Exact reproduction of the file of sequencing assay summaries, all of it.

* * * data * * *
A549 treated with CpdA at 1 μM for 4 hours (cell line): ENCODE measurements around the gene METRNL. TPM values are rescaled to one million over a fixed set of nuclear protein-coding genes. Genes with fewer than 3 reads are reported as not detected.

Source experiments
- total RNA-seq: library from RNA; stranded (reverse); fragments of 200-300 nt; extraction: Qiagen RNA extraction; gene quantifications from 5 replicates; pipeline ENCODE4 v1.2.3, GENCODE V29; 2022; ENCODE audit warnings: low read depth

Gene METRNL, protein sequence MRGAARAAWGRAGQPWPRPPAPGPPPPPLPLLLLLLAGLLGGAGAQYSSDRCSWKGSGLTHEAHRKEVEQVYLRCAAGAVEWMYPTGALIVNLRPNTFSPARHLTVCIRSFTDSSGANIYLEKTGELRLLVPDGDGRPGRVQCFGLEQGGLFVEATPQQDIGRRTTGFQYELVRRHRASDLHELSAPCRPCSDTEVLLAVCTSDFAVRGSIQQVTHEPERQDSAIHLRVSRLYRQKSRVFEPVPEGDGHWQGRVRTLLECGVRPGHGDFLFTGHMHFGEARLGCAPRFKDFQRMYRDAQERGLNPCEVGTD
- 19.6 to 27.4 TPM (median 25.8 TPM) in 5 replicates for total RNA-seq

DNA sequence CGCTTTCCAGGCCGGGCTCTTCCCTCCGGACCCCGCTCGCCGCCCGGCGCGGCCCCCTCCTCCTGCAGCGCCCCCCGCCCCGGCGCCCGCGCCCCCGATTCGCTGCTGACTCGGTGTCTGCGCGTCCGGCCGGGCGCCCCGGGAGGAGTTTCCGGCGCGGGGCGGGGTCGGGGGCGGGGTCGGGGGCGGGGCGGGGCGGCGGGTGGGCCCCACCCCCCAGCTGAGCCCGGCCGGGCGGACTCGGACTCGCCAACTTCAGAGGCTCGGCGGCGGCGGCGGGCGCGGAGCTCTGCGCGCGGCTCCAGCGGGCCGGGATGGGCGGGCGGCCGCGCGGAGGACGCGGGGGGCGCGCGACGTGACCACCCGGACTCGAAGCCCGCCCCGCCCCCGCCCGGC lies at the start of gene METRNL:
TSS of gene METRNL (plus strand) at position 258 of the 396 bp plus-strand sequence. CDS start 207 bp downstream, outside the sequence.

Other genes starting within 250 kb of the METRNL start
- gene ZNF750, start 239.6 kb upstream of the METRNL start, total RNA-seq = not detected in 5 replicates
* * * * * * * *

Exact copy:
A549 treated with CpdA at 1 μM for 4 hours (cell line): ENCODE measurements around the gene METRNL. TPM values are rescaled to one million over a fixed set of nuclear protein-coding genes. Genes with fewer than 3 reads are reported as not detected.

Source experiments
- total RNA-seq: library from RNA; stranded (reverse); fragments of 200-300 nt; extraction: Qiagen RNA extraction; gene quantifications from 5 replicates; pipeline ENCODE4 v1.2.3, GENCODE V29; 2022; ENCODE audit warnings: low read depth

Gene METRNL, protein sequence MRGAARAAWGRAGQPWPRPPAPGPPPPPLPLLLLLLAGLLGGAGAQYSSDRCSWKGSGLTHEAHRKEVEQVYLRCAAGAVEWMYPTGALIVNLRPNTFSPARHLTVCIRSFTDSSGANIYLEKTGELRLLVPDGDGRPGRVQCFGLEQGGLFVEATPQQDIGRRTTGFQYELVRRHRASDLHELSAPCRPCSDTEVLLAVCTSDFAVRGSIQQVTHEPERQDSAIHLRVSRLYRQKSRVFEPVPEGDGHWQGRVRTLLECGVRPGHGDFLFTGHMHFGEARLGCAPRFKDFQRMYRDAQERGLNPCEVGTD
- 19.6 to 27.4 TPM (median 25.8 TPM) in 5 replicates for total RNA-seq

DNA sequence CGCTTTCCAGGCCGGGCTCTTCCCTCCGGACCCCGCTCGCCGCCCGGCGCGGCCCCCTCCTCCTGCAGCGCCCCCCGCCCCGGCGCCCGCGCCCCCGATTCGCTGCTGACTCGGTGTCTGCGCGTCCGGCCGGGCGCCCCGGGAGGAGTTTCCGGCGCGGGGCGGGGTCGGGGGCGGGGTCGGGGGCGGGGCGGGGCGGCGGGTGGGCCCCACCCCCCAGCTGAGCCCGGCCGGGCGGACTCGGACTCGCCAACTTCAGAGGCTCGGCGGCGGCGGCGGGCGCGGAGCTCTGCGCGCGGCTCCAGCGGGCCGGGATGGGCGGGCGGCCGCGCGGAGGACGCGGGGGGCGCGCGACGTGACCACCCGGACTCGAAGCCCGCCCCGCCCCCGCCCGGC lies at the start of gene METRNL:
TSS of gene METRNL (plus strand) at position 258 of the 396 bp plus-strand sequence. CDS start 207 bp downstream, outside the sequence.

Other genes starting within 250 kb of the METRNL start
- gene ZNF750, start 239.6 kb upstream of the METRNL start, total RNA-seq = not detected in 5 replicates